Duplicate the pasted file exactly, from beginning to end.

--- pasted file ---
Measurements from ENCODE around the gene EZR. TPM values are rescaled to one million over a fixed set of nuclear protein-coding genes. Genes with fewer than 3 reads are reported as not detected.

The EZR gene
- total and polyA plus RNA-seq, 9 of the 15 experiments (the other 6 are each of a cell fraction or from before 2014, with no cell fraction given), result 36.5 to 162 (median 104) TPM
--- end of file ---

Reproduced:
Measurements from ENCODE around the gene EZR. TPM values are rescaled to one million over a fixed set of nuclear protein-coding genes. Genes with fewer than 3 reads are reported as not detected.

The EZR gene
- total and polyA plus RNA-seq, 9 of the 15 experiments (the other 6 are each of a cell fraction or from before 2014, with no cell fraction given), result 36.5 to 162 (median 104) TPM